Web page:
The Ministry of Education has designed a complex and expensive assessment system for higher education, with about 40 different tests given to new graduates and that leads to the publication of scores that rank results. However, the tests  lack adequate standards and only ranks degree programs and institutions; it does not provide information about dropout rates,  the employability of the graduates, or the efficiency with which institutions use public resources. Another illusory pretense is the supposed "inseparability of teaching, research and extension" enshrined in Art. 207 of the Constitution. As a result of this principle, 87 percent of federal and 80 percent state higher education instructors enjoy full-time civil service, permanent contracts  greatly raising costs, while actual research– regular, international quality  and of social and economic impact - is concentrated in a few institutions, where  few patents are produced and most of the published articles end up in  journals that nobody reads. Because of this universal imperative, many educational institutions are assessed for what they do not want to do, do not know how to do and do not need to do,  increasing the inefficiency and costs of the whole system It will not be easy to remedy this situation. It is not possible or desirable to reverse the clock and limit access to higher education, but it is possible to improve assessments and offer a range of study and training alternatives for people who enter higher education with different profiles and needs. Adopting a Bologna-type framework with a first cycle of 3 years of broad access, followed by masters or more advanced courses and expanding vocational education to begin in high school and continuing in in post-secondary institutes and specialized centers would make more sense. Moving from the traditional four or five-year system to this new model has not been easy in Europe, but it was possible, because of a clear vision of what was wanted and needed along with adequate incentives for institutions to respond. The private sector, operating on a business model, has already begun adapting to the conditions of Brazil’s economic depression and the resulting fiscal restraint. Private institutions are compensating for the loss of funds from government subsidized credits by expanding distance education and the offer of short-term vocational courses. The public institutions also need  incentives to compete and use their resources well.  Public subsidies must be based on key performance indicators for differentiated and realistic goals, new forms of governance and legal and institutional flexibility to manage these incentives. Additionally, more Brazilian students should share the responsibility of funding their education, especially through educational credits tied to future income. The market has its advantages, but also presents problems in a complicated sector like higher education when competition is driven by low costs and the marketing of illusions. Brazilian higher education needs a vision for the future, clearer rules of operation, more flexibility and more transparency. The Ministry of Education, as a part of the system with its own network of universities, may not be the best agent to change and regulate this system.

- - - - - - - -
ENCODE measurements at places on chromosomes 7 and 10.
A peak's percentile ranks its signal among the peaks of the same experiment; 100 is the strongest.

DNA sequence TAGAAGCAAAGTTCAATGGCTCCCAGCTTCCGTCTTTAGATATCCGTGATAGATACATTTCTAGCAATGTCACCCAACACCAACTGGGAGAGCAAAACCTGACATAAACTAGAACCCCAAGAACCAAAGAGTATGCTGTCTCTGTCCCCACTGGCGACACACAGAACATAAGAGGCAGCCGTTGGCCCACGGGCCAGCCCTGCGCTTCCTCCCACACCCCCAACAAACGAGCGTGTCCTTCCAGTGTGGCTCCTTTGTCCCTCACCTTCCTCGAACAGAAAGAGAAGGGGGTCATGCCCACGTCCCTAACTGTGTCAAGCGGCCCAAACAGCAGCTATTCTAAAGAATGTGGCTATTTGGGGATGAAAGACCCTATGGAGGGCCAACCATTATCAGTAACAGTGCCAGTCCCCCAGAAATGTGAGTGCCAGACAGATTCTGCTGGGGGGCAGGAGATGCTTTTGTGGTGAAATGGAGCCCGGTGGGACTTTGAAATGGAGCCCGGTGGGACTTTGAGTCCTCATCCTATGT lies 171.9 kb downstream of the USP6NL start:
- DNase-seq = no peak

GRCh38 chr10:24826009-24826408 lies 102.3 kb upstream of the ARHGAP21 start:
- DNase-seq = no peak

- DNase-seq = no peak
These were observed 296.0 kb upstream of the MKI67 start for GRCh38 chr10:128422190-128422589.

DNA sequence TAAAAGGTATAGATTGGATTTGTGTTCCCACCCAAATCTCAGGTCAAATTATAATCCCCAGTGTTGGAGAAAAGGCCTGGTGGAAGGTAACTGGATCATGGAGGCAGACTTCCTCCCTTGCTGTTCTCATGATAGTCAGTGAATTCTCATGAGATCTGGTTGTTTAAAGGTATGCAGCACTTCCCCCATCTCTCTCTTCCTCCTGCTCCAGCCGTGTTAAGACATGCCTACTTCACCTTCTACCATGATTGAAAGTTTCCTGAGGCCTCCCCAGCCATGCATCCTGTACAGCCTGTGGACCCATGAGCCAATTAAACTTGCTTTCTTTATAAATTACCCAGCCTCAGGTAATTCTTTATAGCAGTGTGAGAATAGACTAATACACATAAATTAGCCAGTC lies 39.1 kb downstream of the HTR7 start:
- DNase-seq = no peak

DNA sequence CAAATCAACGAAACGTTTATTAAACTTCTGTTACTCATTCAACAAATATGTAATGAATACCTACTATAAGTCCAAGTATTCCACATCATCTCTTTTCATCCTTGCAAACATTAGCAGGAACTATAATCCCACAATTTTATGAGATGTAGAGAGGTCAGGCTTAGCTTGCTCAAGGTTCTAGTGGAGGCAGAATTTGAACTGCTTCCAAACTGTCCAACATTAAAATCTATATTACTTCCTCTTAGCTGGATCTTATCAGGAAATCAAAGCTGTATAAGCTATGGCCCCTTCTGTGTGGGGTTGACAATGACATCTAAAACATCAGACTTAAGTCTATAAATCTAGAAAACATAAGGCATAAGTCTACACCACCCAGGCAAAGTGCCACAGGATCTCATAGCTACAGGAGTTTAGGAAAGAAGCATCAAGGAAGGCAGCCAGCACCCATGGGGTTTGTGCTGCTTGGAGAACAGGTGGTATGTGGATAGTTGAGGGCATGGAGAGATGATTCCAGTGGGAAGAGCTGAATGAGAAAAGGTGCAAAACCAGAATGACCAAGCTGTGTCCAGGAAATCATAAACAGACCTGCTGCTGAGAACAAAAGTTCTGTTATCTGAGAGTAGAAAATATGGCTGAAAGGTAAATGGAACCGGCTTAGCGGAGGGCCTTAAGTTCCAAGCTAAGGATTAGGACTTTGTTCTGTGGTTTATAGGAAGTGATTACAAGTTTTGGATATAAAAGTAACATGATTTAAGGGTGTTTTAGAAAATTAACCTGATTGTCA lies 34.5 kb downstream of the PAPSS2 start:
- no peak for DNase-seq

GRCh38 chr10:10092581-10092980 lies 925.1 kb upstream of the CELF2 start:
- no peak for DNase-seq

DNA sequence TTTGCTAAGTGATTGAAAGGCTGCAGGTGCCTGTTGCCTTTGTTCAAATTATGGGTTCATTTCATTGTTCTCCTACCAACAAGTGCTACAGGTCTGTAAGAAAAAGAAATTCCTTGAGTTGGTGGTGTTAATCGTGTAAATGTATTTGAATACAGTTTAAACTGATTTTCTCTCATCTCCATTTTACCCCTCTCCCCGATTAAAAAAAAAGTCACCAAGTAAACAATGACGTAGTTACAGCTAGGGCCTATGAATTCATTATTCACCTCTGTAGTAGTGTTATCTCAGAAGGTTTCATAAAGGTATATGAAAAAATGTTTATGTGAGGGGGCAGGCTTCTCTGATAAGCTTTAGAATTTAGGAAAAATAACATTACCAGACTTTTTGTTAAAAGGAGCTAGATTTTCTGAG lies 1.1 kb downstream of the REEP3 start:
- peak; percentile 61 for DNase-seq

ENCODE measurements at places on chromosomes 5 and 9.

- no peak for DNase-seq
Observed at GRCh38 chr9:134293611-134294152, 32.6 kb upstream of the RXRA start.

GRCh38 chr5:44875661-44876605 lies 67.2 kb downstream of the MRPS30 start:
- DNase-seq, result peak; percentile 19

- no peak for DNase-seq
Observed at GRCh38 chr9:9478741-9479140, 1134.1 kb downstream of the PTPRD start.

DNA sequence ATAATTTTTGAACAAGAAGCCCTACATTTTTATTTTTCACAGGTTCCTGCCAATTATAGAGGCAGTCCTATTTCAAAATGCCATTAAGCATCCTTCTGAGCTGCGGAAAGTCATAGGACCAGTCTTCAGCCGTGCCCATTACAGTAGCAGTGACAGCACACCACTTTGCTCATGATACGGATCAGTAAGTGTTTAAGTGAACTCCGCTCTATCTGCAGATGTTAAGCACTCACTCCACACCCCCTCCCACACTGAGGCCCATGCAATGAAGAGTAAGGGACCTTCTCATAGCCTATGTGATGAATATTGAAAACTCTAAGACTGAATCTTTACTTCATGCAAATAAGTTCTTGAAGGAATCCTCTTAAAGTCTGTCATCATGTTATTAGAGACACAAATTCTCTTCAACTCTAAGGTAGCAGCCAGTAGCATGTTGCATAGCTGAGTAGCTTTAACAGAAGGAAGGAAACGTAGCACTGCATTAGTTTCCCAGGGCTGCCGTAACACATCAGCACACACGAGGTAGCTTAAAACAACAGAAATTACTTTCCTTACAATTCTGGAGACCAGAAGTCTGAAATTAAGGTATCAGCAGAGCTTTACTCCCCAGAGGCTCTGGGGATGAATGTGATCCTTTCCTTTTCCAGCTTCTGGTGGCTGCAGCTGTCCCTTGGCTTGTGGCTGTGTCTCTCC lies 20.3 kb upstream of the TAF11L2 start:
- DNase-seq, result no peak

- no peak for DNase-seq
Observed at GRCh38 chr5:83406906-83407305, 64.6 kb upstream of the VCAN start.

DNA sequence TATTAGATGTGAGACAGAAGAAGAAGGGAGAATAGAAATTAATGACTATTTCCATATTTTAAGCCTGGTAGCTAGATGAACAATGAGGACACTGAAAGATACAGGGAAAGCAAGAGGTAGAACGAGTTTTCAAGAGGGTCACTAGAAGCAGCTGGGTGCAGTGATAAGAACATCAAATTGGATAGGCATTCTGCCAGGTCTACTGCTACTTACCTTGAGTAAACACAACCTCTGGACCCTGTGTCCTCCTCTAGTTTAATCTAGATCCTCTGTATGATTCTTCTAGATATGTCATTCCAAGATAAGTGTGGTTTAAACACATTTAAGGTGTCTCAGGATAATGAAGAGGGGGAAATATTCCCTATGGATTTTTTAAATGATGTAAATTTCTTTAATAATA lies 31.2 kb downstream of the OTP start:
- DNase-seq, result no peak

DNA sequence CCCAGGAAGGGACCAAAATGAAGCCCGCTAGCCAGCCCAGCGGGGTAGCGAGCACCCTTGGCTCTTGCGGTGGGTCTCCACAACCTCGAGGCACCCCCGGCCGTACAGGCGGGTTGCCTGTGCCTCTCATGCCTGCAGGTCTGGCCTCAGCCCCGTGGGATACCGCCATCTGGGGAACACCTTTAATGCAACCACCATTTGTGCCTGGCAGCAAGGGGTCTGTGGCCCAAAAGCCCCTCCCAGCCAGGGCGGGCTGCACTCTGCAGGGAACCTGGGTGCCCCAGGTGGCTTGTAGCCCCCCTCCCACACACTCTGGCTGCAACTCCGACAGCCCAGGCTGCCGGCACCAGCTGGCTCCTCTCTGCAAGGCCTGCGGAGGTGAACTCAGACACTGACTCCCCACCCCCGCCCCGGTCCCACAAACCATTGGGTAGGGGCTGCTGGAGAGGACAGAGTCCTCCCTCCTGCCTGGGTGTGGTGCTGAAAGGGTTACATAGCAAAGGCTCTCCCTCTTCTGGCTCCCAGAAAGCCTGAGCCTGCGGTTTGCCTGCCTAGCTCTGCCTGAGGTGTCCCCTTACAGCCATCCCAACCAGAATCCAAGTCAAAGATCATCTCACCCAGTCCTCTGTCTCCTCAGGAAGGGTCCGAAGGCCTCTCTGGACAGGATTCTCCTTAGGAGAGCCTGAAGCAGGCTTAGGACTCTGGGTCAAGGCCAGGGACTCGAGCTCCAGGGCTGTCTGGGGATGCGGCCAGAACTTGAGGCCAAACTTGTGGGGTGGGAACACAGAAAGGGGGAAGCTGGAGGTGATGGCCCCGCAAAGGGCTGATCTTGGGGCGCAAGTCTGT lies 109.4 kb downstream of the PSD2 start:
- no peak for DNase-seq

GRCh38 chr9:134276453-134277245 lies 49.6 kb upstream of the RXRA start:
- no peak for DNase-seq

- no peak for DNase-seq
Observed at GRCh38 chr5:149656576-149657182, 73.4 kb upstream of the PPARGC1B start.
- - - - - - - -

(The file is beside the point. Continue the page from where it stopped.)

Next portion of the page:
Simon Schwartzman is a Brazilian political scientist, working on the issues of social policies, science, technology and education. His most recent book is  Higher Education in the BRICS Countries - Investigating the Pact between Higher Education and Society. Dordrecht: Springer, 2015 (with Romulo Pinheiro and Pundy  Pillay).